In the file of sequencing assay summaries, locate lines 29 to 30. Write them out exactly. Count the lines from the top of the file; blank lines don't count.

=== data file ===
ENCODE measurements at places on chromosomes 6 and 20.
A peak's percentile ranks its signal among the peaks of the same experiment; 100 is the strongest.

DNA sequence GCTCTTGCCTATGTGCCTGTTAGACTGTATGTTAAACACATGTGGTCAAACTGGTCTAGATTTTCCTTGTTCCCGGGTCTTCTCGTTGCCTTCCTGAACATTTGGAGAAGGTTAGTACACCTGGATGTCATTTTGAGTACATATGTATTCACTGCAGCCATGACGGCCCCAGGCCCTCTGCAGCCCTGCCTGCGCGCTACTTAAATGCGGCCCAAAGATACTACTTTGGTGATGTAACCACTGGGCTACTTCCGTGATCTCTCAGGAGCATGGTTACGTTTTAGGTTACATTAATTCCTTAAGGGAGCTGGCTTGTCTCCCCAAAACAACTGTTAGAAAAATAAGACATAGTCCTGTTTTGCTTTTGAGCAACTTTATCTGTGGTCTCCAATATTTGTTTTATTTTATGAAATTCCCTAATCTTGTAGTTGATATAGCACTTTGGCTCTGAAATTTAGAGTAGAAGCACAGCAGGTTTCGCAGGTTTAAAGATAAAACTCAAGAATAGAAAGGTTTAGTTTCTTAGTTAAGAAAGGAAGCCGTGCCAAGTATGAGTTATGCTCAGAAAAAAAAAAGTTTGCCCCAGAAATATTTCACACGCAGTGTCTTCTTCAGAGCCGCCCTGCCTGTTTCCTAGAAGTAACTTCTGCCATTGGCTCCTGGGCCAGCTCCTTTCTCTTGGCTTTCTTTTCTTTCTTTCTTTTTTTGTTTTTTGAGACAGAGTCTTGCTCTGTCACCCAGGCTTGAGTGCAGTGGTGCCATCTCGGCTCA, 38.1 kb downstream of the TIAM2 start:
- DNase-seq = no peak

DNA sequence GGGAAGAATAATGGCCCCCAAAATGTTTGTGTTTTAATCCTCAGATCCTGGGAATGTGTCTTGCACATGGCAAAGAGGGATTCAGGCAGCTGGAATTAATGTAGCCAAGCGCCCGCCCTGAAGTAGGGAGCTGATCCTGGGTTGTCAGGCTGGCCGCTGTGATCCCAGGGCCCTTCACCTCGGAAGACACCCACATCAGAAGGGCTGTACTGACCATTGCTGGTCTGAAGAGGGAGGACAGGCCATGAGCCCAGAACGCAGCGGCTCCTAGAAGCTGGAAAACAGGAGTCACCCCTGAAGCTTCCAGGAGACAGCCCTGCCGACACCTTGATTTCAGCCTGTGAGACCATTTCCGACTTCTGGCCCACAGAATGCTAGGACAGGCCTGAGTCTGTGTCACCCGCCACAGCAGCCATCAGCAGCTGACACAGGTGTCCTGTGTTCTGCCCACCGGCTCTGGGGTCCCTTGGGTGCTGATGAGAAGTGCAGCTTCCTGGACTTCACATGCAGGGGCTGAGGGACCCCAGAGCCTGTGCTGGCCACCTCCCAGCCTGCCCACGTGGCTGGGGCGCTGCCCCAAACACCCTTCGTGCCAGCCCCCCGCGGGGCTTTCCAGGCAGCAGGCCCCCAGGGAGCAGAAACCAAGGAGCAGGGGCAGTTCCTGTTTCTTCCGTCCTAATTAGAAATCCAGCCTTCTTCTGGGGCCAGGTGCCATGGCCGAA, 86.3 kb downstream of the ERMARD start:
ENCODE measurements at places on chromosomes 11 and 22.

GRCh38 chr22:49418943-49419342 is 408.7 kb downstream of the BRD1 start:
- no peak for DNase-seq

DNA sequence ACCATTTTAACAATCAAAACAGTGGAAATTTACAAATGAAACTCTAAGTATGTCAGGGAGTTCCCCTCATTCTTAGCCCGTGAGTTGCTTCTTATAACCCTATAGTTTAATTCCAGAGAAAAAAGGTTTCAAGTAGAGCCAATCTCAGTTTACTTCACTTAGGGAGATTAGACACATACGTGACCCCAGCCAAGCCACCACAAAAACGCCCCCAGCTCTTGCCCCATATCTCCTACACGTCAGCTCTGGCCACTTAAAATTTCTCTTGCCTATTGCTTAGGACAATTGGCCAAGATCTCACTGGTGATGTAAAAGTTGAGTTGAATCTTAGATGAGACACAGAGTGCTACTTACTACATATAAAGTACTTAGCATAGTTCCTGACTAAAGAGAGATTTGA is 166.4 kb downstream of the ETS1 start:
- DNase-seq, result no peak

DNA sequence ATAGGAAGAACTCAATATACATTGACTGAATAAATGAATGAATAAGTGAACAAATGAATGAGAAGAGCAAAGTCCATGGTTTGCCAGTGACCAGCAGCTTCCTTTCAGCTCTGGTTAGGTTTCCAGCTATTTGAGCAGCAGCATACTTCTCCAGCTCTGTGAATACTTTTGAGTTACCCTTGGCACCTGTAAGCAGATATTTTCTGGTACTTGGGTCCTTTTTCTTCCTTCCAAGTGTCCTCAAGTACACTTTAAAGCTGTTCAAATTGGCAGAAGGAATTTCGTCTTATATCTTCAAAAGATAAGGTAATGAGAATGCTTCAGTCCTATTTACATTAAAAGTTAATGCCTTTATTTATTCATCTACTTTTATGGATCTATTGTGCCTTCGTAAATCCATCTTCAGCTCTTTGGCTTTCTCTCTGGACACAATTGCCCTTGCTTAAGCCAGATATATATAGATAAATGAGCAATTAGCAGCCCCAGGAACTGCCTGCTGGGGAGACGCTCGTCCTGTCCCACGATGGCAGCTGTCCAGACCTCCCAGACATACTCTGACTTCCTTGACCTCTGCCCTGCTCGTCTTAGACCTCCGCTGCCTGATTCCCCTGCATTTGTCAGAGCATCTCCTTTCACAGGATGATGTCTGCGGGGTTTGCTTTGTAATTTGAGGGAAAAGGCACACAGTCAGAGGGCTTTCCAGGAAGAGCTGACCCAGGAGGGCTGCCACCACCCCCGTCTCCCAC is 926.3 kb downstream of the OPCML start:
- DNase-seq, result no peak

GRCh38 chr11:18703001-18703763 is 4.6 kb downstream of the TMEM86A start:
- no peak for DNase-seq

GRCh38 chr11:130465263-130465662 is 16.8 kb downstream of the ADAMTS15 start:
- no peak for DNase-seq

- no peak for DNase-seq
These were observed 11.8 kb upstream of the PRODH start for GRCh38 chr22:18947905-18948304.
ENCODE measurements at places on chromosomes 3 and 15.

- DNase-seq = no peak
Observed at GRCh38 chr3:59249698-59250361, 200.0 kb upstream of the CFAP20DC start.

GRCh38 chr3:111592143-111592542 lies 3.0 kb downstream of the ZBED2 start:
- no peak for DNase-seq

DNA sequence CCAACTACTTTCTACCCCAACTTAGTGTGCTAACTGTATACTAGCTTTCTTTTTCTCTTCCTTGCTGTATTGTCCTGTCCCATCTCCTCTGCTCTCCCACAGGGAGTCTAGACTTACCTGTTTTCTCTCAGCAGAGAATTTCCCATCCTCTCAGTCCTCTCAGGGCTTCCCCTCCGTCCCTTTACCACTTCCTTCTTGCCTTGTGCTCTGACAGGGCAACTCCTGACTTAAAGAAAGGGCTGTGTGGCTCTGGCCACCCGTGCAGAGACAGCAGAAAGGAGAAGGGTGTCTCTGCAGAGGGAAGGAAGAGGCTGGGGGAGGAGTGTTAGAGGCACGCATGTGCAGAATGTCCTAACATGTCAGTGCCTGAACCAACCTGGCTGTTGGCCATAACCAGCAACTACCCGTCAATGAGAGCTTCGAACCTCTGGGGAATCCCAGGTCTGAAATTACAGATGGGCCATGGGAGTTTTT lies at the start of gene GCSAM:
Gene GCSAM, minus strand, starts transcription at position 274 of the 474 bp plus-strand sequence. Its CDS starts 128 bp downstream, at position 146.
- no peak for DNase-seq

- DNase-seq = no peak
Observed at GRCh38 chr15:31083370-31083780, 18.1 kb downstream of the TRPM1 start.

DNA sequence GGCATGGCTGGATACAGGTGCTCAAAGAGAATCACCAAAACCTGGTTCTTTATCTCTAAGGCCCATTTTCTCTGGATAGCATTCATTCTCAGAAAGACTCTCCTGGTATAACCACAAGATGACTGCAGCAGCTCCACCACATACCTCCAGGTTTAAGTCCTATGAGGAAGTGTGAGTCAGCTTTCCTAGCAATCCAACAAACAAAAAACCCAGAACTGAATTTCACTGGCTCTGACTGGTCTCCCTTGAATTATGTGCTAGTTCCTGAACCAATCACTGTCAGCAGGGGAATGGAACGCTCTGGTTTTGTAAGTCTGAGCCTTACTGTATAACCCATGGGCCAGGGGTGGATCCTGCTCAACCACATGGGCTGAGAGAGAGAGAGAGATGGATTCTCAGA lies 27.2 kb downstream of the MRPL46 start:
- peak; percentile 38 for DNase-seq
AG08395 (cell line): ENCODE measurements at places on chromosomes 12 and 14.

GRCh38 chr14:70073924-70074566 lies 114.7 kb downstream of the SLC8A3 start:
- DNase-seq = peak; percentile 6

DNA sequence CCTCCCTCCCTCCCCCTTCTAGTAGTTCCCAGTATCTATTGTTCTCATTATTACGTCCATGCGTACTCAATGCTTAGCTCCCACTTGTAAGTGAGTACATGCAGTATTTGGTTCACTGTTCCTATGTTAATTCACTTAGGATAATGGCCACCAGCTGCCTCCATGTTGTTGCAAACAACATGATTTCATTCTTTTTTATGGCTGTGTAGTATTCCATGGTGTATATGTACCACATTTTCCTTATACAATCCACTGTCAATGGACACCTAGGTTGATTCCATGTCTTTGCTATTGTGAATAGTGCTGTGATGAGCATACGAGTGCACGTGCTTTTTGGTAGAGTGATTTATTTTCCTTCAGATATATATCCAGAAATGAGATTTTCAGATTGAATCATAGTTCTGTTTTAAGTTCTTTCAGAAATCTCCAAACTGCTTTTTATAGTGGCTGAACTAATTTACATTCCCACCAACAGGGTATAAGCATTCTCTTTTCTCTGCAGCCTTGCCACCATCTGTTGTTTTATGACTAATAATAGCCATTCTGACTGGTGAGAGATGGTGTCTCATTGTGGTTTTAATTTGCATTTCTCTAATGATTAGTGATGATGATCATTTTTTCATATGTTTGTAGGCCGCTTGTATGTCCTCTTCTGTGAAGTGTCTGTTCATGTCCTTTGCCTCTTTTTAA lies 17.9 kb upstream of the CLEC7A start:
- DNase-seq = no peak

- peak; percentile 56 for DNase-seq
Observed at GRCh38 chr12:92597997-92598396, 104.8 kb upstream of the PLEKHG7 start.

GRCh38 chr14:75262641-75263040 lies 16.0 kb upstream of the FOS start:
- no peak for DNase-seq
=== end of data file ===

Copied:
DNA sequence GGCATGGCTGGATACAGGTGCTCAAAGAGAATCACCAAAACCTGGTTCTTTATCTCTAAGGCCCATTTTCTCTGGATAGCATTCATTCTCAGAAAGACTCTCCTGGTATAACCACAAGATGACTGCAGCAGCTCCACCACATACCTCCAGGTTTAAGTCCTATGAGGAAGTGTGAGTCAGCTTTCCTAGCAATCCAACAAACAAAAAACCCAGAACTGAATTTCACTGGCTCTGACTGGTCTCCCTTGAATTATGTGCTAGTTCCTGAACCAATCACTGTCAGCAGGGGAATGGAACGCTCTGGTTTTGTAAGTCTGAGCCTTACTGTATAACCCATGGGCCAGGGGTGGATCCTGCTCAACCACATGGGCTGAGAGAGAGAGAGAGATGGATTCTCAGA lies 27.2 kb downstream of the MRPL46 start:
- peak; percentile 38 for DNase-seq